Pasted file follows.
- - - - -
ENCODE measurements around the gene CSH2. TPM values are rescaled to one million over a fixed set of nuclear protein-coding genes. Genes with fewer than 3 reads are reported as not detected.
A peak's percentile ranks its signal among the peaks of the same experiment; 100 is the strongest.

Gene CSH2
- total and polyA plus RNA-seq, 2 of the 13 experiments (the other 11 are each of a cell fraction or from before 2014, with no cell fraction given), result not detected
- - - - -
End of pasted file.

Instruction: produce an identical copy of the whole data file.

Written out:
ENCODE measurements around the gene CSH2. TPM values are rescaled to one million over a fixed set of nuclear protein-coding genes. Genes with fewer than 3 reads are reported as not detected.
A peak's percentile ranks its signal among the peaks of the same experiment; 100 is the strongest.

Gene CSH2
- total and polyA plus RNA-seq, 2 of the 13 experiments (the other 11 are each of a cell fraction or from before 2014, with no cell fraction given), result not detected